Articles Posted in Constitutional Law

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The Fifth Circuit affirmed the district court's order dismissing plaintiff's claims under the Fair Housing Act (FHA), challenging a resolution requiring the Mississippi state flag to be flown over city hall and other municipal buildings, based on lack of standing. The court held that plaintiffs, a non-profit organization and various residents of Ocean Springs, lacked Article III standing because exposure to the Mississippi state flag did not constitute an injury sufficient to confer standing for an equal protection claim. Furthermore, plaintiffs' allegations failed to establish statutory standing under the FHA as aggrieved persons because the only act that they alleged -- the City's resolution requiring the Mississippi state flag to be flown over public buildings -- was not a discriminatory housing practice. The court denied the City's motion for sanctions and costs against plaintiffs and their counsel. View "Mississippi Rising Coalition v. City of Ocean Springs" on Justia Law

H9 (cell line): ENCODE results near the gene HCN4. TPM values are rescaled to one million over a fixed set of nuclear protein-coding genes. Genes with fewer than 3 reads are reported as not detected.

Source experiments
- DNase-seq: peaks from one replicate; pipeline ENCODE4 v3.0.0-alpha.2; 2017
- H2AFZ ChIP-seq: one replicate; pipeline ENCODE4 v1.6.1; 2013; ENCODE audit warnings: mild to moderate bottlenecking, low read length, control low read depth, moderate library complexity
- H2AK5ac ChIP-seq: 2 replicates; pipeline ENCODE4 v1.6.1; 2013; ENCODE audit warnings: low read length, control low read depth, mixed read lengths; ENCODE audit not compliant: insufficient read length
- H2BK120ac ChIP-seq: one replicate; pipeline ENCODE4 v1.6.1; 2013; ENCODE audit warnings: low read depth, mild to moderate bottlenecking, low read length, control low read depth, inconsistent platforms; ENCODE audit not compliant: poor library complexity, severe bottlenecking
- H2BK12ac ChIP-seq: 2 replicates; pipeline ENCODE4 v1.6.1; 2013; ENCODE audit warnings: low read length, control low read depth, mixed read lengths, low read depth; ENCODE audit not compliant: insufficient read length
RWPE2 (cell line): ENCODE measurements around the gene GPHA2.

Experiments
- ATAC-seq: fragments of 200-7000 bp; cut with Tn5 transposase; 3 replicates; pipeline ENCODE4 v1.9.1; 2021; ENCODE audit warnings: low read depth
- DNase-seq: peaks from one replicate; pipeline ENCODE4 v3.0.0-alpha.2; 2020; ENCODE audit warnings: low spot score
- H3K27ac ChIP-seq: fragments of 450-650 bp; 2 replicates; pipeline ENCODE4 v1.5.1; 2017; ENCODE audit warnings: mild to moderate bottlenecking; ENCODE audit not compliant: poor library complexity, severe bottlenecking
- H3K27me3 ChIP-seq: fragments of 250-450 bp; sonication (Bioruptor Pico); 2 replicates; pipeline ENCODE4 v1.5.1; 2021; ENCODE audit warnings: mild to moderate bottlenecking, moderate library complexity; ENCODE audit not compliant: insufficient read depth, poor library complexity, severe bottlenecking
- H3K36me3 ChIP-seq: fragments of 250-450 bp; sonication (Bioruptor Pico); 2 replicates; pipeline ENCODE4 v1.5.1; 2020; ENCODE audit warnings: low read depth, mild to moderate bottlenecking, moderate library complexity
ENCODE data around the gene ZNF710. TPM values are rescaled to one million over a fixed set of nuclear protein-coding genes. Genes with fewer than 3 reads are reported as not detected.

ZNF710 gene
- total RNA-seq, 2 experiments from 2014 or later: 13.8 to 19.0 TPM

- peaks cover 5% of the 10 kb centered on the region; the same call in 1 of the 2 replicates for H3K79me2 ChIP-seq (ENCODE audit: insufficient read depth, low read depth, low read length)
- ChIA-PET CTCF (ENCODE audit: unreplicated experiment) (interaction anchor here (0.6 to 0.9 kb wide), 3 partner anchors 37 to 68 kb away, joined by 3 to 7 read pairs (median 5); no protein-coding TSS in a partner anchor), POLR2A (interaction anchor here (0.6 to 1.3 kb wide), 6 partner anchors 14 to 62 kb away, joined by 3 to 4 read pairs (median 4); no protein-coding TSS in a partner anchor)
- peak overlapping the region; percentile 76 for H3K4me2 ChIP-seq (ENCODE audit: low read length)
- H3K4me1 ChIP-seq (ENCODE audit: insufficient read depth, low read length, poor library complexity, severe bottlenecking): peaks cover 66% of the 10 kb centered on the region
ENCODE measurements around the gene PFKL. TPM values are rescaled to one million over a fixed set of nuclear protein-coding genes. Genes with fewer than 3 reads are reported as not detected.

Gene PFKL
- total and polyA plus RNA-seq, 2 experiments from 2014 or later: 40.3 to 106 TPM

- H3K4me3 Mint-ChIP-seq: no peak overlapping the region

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The Fifth Circuit affirmed the district court's denial of plaintiff's motion for preliminary injunction and dismissal of his 42 U.S.C. 1983 complaint with prejudice pursuant to 28 U.S.C. 1915A. Plaintiff argued that the composition of the Texas Board of Pardons and Paroles violated his Eighth and Fourteenth Amendment rights, seeking declaratory and injunctive relief. The court held that plaintiff failed to allege a violation of the Constitution or laws of the United States, and thus the district court properly dismissed the section 1983 complaint on the merits. The court reasoned that plaintiff's allegations did not reflect the complete lack of process that the court has held may violate the minimal due process protections that exist in the clemency context. View "Garcia v. Jones" on Justia Law